Browse by author
Lookup NU author(s): Professor Linda Sharp
Full text for this publication is not currently held within this repository. Alternative links are provided below where available.
© 2021 UICC.When someone dies prematurely from cancer this represents a loss of productivity for society. This loss can be valued and provides a measure of the cancer burden. We estimated paid and unpaid productivity lost due to cancer-related premature mortality in 31 European countries in 2018. Lost productivity was estimated for all cancers combined and 23 cancer sites, overall, by region and country. Deaths aged 15 to 64 were abstracted from GLOBOCAN 2018. Unpaid time lost (housework, caring, volunteering) was derived from Eurostat. Paid and unpaid productivity losses were valued using the human capital approach. In total, 347,149 premature cancer deaths occurred (60% male). The total value of cancer-related lost productivity was €104.6 billion. Of this, €52.9 billion (50.6%) was due to lost paid work, and €51.7 billion (49.4%) to unpaid work. Females accounted for 36.7% of paid work costs but half (51.1%) of the unpaid work costs. Costs were highest in Western Europe (€52.0 billion). The most costly cancer was lung (€21.7 billion), followed by breast (€10.6 billion). The average loss per premature death was highest for Hodgkin's lymphoma (€506 345), melanoma (€450 694), brain cancer (€428 449) and leukaemia (€378 750). Cancer-related lost productivity costs are significant. Almost half are due to unpaid work losses, indicating the importance of considering both paid and unpaid labour in assessing the cancer economic burden. The high cost per premature death of some less common cancers illustrates the potential benefits that could accrue from investment in prevention and control of these cancers.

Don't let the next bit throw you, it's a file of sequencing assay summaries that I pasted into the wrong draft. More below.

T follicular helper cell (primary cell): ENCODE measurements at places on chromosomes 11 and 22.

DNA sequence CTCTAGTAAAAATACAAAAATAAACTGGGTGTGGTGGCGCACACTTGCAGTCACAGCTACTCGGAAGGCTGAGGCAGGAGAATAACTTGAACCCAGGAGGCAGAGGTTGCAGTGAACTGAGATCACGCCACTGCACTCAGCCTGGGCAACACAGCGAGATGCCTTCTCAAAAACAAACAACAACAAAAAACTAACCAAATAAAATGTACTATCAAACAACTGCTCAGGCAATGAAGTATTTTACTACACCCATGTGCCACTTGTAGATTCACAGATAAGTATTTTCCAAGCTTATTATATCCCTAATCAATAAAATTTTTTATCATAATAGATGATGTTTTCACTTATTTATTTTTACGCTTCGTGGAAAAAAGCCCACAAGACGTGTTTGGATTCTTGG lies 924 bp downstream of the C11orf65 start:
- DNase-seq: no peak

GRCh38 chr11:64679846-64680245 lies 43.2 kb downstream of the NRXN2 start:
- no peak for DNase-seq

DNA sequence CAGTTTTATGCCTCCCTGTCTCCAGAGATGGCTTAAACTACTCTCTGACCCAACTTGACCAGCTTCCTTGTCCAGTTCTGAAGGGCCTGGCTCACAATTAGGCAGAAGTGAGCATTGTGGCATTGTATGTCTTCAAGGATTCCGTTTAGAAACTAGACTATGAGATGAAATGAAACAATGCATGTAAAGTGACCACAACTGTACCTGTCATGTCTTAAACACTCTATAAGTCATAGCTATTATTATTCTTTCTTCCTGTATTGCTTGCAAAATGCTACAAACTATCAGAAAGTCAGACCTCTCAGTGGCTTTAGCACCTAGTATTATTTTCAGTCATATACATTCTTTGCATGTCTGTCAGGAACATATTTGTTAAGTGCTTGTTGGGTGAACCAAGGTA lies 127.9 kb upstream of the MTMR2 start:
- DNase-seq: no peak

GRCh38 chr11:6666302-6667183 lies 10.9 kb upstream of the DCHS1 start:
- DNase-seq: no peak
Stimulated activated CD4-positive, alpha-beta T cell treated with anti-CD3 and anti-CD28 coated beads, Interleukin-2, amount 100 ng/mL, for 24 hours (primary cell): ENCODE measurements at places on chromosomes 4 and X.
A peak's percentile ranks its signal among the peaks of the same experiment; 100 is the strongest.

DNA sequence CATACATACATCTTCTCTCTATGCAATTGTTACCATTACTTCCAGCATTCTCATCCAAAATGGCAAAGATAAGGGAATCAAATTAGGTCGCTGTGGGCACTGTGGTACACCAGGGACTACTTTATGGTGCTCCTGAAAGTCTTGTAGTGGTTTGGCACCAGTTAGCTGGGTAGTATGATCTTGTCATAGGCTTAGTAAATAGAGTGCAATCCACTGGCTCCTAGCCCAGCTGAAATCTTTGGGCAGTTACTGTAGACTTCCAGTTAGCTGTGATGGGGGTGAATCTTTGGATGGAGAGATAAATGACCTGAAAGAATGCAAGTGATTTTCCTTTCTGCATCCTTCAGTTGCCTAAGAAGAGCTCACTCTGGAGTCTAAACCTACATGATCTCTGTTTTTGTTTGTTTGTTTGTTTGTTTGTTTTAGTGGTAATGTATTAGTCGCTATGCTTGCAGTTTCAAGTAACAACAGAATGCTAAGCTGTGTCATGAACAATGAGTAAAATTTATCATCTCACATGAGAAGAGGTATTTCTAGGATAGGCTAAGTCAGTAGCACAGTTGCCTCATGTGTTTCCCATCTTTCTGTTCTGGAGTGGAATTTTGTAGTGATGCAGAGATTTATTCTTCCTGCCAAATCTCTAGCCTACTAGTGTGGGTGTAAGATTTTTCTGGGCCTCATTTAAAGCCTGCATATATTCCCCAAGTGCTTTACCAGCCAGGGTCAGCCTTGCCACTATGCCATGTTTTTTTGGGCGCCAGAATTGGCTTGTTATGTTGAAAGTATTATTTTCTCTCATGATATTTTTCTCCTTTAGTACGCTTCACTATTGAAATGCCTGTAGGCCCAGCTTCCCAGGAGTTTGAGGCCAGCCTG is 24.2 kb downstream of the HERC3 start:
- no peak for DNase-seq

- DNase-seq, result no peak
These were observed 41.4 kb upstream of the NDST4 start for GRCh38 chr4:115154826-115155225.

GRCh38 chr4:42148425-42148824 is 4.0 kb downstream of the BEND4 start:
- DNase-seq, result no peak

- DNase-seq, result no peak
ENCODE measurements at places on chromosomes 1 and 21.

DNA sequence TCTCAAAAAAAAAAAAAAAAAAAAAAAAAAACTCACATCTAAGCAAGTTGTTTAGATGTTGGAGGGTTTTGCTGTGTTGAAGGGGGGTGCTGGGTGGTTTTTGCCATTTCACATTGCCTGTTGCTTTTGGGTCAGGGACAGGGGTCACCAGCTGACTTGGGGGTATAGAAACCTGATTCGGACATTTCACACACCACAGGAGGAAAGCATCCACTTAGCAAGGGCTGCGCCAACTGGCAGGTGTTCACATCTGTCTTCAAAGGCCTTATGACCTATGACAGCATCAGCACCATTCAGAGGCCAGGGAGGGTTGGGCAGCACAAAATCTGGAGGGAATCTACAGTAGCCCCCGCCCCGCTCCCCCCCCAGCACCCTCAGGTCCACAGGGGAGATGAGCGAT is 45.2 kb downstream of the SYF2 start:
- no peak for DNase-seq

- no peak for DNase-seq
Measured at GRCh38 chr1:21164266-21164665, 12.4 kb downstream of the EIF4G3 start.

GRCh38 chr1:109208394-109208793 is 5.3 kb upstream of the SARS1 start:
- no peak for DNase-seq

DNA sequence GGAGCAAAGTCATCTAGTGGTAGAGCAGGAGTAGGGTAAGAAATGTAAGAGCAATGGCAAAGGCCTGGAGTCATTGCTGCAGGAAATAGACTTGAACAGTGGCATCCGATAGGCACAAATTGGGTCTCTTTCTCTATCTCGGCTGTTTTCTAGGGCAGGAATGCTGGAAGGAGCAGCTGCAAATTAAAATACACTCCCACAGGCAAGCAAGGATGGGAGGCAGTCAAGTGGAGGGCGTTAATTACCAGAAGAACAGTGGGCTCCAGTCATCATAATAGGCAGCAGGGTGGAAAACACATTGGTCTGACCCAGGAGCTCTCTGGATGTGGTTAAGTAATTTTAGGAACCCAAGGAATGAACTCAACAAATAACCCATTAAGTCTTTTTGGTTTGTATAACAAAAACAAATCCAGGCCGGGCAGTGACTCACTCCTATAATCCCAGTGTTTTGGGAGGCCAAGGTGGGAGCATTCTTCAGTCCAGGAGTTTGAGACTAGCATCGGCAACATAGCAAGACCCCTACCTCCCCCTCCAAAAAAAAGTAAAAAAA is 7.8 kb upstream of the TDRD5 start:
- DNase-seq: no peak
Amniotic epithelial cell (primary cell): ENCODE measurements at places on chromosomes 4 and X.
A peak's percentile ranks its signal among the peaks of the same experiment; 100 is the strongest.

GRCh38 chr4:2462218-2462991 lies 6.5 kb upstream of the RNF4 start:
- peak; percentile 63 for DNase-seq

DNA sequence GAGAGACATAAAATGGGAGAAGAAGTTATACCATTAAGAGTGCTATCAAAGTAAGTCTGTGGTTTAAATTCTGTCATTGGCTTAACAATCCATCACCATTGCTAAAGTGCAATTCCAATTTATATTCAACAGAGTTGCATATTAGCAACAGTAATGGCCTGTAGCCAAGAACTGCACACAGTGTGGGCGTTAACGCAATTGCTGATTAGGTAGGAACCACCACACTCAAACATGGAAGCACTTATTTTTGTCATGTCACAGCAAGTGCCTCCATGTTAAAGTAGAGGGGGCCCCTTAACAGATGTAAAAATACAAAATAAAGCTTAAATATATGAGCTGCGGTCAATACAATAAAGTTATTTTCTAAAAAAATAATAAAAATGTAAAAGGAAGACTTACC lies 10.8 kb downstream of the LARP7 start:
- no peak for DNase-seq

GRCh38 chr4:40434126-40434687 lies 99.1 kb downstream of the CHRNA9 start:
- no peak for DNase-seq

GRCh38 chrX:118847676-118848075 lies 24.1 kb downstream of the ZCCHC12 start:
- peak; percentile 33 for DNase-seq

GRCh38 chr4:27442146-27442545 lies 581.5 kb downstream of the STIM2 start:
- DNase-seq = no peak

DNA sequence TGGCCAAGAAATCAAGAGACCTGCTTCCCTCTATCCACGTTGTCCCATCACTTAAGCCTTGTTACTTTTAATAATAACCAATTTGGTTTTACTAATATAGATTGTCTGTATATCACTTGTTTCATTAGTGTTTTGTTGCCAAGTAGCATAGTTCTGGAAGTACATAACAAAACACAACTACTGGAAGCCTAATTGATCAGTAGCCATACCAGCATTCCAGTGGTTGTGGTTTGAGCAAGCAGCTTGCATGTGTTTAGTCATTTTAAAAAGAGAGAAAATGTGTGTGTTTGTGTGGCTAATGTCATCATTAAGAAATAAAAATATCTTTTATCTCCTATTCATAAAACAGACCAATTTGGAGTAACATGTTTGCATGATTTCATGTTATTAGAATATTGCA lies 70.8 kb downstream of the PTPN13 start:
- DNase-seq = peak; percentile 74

Author(s): Ortega-Ortega M, Hanly P, Pearce A, Soerjomataram I, Sharp L
Publication type: Article
Publication status: Published
Journal: International Journal of Cancer
Print publication date: 01/12/2022
Online publication date: 27/09/2021
Acceptance date: 06/09/2021
ISSN (print): 0020-7136
ISSN (electronic): 1097-0215
Publisher: John Wiley and Sons Inc
PubMed id: 34569617
Altmetrics provided by Altmetric